4. It is great to hear such a positive response to this course and format. As an AP Government teacher, however, I am wondering if you can back up your comment that Wilson’s text is full of bias? I know the text inside and out and would like to know if you could provide some specific examples.


  5. Terrific observations, Amber!

    Wait–let me get this right. You’re taking a full class load, an AP history online class, dance lessons, and trips to Disney World all while working a job? You really do have it all.

    I’m pleased to know that your class encourages dissenting points of view. You spoke of the framers of the Constitution, and they themselves were a dissenting bunch. As you indicated, each generation has to do a bit of reframing of the Constitution to make sure that it keeps up with modern conditions, and I feel that with thinkers like you, this document is in excellent hands!


    • Thanks for your comment Mr. King, and yeah I have a busy plate this year. By being busy, I’m never bored! With your comment of “dissenting points of view,” I believe my teacher really encourages it by making replies to discussions mandatory. Instead of the typical boring reply of repeating the author, we usually ask questions or compare ideas. Once again, your comment is greatly appreciated and have a good one.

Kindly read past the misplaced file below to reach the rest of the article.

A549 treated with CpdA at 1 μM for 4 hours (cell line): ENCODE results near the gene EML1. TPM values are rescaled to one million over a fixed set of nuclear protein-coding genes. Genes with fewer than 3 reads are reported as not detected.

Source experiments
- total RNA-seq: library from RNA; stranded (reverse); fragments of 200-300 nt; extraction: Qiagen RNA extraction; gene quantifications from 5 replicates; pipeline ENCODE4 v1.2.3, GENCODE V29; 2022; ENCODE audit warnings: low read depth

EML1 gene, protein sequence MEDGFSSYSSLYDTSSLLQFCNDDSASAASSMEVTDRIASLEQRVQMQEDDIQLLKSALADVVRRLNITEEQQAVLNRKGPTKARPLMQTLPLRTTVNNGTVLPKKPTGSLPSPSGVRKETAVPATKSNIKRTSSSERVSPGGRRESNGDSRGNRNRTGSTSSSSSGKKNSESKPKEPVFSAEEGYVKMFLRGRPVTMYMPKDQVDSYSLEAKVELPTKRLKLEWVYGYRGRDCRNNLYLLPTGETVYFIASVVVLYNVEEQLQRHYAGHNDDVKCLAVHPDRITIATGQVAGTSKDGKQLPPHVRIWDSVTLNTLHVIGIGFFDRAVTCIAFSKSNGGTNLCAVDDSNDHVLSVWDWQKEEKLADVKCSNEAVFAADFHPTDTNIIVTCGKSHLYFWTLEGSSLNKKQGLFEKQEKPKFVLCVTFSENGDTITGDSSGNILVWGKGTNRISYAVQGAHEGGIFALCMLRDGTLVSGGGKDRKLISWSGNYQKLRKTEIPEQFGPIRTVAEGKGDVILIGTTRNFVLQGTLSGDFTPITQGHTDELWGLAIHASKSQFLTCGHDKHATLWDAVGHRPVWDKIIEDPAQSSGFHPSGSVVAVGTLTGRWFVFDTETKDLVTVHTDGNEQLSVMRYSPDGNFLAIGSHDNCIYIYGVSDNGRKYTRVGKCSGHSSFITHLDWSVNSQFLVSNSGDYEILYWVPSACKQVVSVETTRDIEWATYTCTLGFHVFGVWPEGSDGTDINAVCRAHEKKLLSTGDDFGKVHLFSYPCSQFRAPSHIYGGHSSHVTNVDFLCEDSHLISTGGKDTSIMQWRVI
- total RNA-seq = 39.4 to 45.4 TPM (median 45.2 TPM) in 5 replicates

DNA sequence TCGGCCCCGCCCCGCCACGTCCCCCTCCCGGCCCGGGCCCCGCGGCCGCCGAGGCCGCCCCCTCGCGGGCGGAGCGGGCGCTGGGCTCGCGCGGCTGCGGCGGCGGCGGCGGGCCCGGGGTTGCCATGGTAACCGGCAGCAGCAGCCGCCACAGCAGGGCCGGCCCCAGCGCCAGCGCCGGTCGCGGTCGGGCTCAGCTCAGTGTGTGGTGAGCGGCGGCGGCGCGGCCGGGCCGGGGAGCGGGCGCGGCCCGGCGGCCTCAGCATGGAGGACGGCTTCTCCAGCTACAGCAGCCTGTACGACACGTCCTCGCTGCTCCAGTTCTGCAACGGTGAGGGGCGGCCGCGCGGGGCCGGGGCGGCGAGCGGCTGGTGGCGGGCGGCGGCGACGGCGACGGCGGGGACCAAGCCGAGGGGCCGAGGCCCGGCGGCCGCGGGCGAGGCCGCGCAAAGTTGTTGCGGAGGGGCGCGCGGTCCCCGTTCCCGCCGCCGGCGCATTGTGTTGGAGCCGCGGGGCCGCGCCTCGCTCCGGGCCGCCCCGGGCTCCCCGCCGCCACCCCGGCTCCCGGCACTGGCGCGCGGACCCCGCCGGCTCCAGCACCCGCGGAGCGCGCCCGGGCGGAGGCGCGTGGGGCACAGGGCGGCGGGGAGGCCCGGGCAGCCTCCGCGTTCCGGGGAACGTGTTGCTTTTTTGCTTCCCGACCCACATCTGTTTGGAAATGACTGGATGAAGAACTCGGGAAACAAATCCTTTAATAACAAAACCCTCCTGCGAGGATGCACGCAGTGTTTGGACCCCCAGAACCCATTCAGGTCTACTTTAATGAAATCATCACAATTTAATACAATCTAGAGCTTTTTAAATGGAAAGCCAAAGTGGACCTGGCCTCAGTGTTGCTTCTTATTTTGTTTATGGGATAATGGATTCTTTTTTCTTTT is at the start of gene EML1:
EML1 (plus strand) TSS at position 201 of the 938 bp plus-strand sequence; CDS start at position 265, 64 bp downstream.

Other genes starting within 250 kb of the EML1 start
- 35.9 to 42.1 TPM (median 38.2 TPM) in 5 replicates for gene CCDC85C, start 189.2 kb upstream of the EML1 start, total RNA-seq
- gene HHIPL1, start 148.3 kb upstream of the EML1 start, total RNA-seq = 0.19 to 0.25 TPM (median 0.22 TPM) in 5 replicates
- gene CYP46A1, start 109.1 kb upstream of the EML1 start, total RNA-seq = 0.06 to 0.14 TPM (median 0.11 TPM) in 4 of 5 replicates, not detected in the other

6. Hello dbambi,

    Throughout life we can meet challenges, some large and some small. Our choice often becomes a choice of taking a risk or letting a challenge slip by. You chose to enter an online course with no others from your school, one involving a great deal of extra homework yet you are thriving on the learning. I know the feeling of finding my way through learning into an area where challenges and extra work are not a burden because of our interest.

    You make valid points when talking of governmental decisions and the impact such decisions have without people realizing. While a decision may not directly effect you, governmental decisions can have flow on effects throughout the community and may impact indirectly.

    I have a short quote in a quotes file I keep. I am unaware of what party he is/was but U.S. Senator Sam I. Ervin makes a valid point…

    “If men and women of capacity refuse to take part in politics and government, they condemn themselves, as well as the people, to the punishment of living under bad government.”

    Accepting the challenge of better knowing your government may one day allow you to be of influence in changes for the betterment of society in general. You may be a creator of your own memories and in the memories of others. This post shows you have the ability and the future will provide the challenges,

    Teacher, NSW, Australia